Catecholaminergic polymorphic ventricular tachycardia


How does catecholaminergic polymorphic ventricular tachycardia run in families?

Catecholaminergic polymorphic ventricular tachycardia can be inherited in an autosomal dominant or autosomal recessive manner, depending on the gene affected. Humans typically have two copies of every gene. In autosomal dominant conditions, only 1 copy of the gene needs have a mutation for an individual to be affected with the condition. In autosomal recessive conditions, both copies of the gene will need to have a mutation for an individual to be affected. If the condition is autosomal recessive and there is a mutation in 1 copy of the gene, the individual is considered to be a carrier and does not exhibit any symptoms. Recessive conditions may not appear in every generation in the family if individuals are carriers.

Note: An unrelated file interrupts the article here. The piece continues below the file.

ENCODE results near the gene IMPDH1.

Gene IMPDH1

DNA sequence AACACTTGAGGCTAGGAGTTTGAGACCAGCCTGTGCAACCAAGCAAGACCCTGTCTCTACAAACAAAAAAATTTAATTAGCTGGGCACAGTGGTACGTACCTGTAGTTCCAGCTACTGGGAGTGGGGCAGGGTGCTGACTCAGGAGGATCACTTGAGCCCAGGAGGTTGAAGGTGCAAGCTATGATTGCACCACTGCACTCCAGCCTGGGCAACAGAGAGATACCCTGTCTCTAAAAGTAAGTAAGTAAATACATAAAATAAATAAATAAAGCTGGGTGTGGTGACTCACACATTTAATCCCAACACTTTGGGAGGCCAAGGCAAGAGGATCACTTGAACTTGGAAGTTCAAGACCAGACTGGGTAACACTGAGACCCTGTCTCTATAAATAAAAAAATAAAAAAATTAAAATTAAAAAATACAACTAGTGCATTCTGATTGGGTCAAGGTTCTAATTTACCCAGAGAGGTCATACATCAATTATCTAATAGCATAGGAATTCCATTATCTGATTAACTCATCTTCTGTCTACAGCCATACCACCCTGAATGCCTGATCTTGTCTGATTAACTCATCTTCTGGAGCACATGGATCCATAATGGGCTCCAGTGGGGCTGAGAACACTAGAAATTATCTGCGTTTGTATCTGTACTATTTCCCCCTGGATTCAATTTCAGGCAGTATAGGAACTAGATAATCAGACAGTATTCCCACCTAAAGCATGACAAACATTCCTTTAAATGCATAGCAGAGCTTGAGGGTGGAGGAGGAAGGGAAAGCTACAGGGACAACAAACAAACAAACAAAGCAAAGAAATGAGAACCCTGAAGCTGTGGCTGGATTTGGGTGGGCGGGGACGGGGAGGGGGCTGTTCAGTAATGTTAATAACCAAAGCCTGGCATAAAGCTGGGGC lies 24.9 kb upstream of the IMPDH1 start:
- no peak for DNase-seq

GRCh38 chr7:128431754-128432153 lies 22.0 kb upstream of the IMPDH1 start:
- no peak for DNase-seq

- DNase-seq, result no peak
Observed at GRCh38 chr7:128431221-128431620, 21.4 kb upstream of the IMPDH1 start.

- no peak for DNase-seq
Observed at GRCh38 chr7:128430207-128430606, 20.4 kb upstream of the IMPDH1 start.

In catecholaminergic polymorphic ventricular tachycardia, CALM1 and RYR2 genes are inherited in an autosomal dominant pattern. CASQ2 and TRDN are inherited in an autosomal recessive pattern.

Napolitano, C., Priori, S. G., Bloise, R. (2016). Catecholaminergic polymorphic ventricular tachycardia. Gene Reviews. Retrieved from

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